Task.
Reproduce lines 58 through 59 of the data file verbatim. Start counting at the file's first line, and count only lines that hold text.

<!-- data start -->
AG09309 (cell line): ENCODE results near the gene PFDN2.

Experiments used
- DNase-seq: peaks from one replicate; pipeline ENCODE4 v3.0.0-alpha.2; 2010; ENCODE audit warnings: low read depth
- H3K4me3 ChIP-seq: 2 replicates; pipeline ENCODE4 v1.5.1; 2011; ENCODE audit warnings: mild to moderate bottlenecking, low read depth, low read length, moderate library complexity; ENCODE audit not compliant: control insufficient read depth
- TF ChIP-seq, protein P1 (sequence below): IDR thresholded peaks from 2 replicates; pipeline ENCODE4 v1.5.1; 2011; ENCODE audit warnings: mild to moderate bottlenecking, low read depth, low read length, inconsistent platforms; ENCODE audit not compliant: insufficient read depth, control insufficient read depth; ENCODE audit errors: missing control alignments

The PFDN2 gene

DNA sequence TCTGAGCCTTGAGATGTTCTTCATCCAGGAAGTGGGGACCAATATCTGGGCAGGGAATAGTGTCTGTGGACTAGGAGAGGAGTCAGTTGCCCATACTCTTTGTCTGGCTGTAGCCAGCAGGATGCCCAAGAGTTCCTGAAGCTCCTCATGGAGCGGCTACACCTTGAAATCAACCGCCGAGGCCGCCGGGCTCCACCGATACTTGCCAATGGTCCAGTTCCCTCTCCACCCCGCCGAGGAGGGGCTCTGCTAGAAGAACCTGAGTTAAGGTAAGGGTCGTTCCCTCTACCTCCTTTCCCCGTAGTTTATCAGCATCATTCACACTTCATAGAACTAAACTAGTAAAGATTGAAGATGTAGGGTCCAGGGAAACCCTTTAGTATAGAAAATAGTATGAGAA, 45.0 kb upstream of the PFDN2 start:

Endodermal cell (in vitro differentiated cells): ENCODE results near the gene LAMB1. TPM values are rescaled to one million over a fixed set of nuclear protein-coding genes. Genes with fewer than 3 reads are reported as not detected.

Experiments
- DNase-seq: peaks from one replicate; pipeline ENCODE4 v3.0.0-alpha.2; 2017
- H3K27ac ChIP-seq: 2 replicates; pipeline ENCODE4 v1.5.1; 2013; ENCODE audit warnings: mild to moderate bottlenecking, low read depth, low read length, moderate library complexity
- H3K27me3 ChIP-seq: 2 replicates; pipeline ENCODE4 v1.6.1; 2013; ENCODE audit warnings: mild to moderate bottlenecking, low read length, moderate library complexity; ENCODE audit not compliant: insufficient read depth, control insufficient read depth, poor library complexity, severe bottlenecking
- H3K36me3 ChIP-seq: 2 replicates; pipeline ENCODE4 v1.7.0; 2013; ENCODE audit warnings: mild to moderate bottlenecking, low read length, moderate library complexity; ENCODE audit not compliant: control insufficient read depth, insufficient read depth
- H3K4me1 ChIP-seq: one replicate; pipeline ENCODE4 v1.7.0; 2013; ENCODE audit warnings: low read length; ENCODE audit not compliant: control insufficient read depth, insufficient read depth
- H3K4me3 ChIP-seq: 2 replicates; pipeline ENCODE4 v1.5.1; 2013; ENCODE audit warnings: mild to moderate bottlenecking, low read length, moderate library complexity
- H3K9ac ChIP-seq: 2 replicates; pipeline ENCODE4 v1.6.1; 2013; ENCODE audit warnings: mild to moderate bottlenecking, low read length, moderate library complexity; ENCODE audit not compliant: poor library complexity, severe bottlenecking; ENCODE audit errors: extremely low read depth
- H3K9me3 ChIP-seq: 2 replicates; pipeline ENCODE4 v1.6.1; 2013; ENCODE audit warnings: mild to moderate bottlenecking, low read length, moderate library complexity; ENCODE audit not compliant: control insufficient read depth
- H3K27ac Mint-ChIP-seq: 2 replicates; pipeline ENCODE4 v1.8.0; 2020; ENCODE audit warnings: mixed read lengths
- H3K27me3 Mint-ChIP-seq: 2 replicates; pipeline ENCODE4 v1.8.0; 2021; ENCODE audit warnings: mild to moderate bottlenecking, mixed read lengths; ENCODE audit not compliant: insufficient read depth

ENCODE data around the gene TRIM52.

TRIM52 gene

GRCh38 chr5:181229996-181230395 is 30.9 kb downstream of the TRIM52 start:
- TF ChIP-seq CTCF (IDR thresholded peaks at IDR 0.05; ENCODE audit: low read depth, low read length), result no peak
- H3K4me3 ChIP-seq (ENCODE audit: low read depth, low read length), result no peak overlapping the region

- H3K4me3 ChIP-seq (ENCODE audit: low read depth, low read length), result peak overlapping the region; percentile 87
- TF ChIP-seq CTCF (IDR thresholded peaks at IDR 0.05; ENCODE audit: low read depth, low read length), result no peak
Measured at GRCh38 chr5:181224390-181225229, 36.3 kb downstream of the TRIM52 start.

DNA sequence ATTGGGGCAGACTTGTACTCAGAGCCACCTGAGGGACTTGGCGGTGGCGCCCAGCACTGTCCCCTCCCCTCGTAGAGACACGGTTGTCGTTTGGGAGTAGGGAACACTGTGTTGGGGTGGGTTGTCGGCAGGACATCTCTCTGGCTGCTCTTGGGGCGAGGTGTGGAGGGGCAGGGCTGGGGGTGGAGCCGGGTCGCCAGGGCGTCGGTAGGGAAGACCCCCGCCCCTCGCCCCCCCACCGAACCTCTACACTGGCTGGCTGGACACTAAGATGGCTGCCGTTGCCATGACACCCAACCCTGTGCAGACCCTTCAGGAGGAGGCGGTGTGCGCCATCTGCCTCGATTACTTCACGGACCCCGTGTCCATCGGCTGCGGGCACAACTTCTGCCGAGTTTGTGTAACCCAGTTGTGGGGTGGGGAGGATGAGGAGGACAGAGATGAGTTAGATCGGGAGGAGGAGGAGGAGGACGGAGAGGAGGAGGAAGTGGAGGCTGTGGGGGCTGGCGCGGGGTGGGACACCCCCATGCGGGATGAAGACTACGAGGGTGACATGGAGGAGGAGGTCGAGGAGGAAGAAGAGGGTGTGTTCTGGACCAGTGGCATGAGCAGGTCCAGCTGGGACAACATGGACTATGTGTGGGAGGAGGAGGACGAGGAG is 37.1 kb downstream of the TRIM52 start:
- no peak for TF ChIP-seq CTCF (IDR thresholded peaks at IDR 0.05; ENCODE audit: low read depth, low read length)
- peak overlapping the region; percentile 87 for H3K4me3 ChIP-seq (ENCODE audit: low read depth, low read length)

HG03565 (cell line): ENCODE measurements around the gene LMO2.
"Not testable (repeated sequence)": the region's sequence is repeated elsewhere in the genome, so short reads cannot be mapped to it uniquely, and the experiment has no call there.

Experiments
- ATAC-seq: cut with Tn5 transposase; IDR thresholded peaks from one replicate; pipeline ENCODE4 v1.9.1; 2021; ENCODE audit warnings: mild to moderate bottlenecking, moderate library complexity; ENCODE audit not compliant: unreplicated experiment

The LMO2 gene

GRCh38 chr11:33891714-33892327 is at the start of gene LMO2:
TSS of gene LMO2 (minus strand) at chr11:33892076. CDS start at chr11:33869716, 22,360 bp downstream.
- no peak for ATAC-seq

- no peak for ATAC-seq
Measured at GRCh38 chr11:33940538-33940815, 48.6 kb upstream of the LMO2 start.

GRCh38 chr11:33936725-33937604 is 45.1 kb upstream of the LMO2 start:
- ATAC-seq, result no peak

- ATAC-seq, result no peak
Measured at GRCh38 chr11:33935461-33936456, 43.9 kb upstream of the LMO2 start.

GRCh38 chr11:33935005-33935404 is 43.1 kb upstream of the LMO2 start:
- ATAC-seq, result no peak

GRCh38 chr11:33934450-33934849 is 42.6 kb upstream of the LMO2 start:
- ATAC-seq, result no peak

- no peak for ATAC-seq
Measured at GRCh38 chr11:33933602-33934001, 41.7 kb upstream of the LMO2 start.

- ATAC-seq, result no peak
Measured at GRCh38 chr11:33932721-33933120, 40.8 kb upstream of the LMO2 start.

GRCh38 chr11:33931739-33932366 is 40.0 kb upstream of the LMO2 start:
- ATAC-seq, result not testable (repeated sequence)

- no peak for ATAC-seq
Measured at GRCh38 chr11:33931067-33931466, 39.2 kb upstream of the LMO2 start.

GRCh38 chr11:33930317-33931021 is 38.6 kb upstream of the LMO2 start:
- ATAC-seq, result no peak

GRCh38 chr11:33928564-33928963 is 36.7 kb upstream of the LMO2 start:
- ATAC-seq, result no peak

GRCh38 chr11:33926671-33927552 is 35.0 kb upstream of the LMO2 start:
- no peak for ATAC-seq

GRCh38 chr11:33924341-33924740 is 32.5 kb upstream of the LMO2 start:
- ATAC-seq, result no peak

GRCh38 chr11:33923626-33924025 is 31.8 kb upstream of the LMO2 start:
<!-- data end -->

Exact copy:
- ATAC-seq, result no peak

GRCh38 chr11:33928564-33928963 is 36.7 kb upstream of the LMO2 start: